1. Jitter (variation in the bitrate over short timescales) is also relevant, though moderate amounts of jitter will be absorbed by jitter buffers. Transit delay should be considered to track the short-term maximums of delay, including jitter.
    2. The algorithm should provide this as-low-as-possible-delay transit and minimize self-induced latency even when faced with intermediate bottlenecks and competing flows. Competing flows may limit what's possible to achieve.
    3. The algorithm should be resilient to the effects of events, such as routing changes, which may alter or remove bottlenecks or change the bandwidth available, especially if there is a reduction in available bandwidth or increase in observed delay. It is expected that the mechanism reacts quickly to such events to avoid delay buildup. In the context of this memo, a "quick" reaction is on the order of a few RTTs, subject to the constraints of the media codec, but is likely within a second. Reaction on the next RTT is explicitly not required, since many codecs cannot adapt their sending rate that quickly, but at the same time a response cannot be arbitrarily delayed.
    4. The algorithm should react quickly to handle both local and remote interface changes (e.g., WLAN to 3G data) that may radically change the bandwidth available or bottlenecks, especially if there is a reduction in available bandwidth or an increase in bottleneck delay. It is assumed that an interface change can generate a notification to the algorithm.
    5. The real-time interactive media applications can be rate limited. This means the offered loads can be less than the available bandwidth at any given moment and may vary dramatically over time, including dropping to no load and then resuming a high load, such as in a mute/unmute operation. Hence, the algorithm must be designed to handle such behavior from a media source or application. Note that the reaction time between a change in the bandwidth available from the algorithm and a change in the offered load is variable, and it may be different when increasing versus decreasing.
    6. The algorithm is required to avoid building up queues when competing with short-term bursts of traffic (for example, traffic generated by web browsing), which can quickly saturate a local-bottleneck router or link but clear quickly. The algorithm should also react quickly to regain its previous share of the bandwidth when the local bottleneck or link is cleared.
    7. Similarly, periodic bursty flows such as MPEG DASH [MPEG_DASH] or proprietary media streaming algorithms may compete in bursts with the algorithm and may not be adaptive within a burst. They are often layered on top of TCP but use TCP in a bursty manner that can interact poorly with competing flows during the bursts. The algorithm must not increase the already existing delay buildup during those bursts. Note that this competing traffic may be on a shared access link, or the traffic burst may cause a shift in the location of the bottleneck for the duration of the burst.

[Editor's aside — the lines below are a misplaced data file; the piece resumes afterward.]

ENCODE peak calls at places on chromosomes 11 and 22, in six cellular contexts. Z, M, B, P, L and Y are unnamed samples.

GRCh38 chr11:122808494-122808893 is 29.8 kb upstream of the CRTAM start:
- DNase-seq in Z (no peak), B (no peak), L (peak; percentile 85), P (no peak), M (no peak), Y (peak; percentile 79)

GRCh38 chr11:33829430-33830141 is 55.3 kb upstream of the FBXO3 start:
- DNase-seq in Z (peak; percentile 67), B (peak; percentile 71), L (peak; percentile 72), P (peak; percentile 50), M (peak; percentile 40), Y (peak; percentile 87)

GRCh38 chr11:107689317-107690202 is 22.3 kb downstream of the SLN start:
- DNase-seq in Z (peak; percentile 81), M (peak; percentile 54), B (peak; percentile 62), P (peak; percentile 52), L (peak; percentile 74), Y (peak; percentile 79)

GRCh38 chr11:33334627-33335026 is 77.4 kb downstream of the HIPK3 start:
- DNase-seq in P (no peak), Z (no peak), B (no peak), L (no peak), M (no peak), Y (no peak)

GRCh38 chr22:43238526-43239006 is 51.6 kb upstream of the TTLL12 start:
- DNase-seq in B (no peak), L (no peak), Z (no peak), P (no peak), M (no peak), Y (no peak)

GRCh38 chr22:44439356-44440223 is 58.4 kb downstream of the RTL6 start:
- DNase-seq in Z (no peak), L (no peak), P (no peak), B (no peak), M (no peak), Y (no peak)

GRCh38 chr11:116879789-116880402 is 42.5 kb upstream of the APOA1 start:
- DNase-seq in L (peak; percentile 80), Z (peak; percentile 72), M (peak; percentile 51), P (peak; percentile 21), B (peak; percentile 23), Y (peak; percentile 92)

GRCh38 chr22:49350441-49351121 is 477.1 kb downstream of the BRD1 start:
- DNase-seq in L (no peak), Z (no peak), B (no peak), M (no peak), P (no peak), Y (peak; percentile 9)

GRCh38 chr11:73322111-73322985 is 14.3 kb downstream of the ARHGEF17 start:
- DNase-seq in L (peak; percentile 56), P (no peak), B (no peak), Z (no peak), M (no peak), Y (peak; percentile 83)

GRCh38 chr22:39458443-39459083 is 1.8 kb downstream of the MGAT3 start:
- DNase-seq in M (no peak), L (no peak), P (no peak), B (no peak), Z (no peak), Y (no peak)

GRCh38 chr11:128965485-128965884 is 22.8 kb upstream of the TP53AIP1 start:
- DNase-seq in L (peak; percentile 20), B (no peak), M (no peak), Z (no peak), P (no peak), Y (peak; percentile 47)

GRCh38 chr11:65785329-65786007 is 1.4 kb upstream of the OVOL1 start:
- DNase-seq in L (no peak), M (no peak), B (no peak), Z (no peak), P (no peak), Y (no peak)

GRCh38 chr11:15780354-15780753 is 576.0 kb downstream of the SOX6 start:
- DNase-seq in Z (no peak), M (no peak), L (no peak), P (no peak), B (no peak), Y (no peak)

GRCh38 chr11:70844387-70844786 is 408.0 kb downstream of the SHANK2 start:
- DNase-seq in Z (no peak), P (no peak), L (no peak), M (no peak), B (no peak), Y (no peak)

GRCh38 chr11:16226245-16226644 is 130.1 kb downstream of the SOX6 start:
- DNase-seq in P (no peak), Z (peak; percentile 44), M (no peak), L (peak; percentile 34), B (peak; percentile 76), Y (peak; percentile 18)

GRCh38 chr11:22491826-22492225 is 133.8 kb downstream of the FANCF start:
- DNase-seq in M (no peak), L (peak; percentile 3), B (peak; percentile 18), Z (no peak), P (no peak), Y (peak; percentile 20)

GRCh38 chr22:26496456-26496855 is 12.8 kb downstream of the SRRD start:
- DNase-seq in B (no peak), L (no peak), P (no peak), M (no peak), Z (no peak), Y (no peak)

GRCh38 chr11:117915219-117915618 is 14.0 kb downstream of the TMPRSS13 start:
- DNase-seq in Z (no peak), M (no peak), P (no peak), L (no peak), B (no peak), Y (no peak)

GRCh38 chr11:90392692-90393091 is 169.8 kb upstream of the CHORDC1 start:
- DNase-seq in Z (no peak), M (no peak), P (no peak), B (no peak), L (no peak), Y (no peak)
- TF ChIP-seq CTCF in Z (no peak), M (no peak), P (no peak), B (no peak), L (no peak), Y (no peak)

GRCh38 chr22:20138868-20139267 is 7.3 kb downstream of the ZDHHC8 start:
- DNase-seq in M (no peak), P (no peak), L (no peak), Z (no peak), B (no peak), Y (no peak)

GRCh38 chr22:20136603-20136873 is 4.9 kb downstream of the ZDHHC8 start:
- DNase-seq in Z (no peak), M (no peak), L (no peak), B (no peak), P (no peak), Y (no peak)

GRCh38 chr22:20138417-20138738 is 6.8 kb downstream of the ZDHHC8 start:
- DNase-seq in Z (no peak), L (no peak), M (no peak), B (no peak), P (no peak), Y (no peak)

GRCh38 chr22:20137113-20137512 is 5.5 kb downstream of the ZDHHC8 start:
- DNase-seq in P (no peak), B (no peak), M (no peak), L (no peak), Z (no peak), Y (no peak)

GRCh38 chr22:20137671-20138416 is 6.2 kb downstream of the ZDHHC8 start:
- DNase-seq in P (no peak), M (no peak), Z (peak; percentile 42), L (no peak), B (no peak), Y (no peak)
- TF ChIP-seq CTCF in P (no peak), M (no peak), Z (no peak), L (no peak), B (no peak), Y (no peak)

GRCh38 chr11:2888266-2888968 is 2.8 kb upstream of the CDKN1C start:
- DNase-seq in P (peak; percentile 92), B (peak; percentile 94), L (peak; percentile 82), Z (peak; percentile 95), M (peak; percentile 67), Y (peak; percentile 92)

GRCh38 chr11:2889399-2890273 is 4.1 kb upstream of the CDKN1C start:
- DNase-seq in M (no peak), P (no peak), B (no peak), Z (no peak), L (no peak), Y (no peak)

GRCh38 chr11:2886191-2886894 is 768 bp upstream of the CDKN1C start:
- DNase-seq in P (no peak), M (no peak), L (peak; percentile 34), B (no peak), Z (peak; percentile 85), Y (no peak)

2. The algorithm MUST be fair to other flows, both real-time flows (such as other instances of itself) and TCP flows, both long-lived flows and bursts such as the traffic generated by a typical web-browsing session. Note that "fair" is a rather hard-to-define term. It SHOULD be fair with itself, giving a fair share of the bandwidth to multiple flows with similar RTTs, and if possible to multiple flows with different RTTs.
    1. Existing flows at a bottleneck must also be fair to new flows to that bottleneck and must allow new flows to ramp up to a useful share of the bottleneck bandwidth as quickly as possible. A useful share will depend on the media types involved, total bandwidth available, and the user-experience requirements of a particular service. Note that relative RTTs may affect the rate at which new flows can ramp up to a reasonable share.
  3. The algorithm SHOULD NOT starve competing TCP flows and SHOULD, as best as possible, avoid starvation by TCP flows.
    1. The congestion control should prioritize achieving a useful share of the bandwidth depending on the media types and total available bandwidth over achieving as-low-as-possible transit delay, when these two requirements are in conflict.
  4. The algorithm SHOULD adapt as quickly as possible to initial network conditions at the start of a flow. This SHOULD occur whether the initial bandwidth is above or below the bottleneck bandwidth.
    1. The algorithm should allow different modes of adaptation; for example, the startup adaptation may be faster than adaptation later in a flow. It should allow for both slow-start operation (adapt up) and history-based startup (start at a point expected to be at or below channel bandwidth from historical information, which may need to adapt down quickly if the initial guess is wrong). Starting too low and/or adapting up too slowly can cause a critical point in a personal communication to be poor ("Hello!"). Starting too high above the available bandwidth causes other problems for user experience, so there's a tension here. Alternative methods to help startup, such as probing during setup with dummy data, may be useful in some applications; in some cases, there will be a considerable gap in time between flow creation and the initial flow of data. Again, a flow may need to change adaptation rates due to network conditions or changes in the provided flows (such as unmuting or sending data after a gap).
  5. The algorithm SHOULD be stable if the RTP streams are halted or discontinuous (for example, when using Voice Activity Detection).
    1. After stream resumption, the algorithm should attempt to rapidly regain its previous share of the bandwidth; the aggressiveness with which this is done will decay with the length of the pause.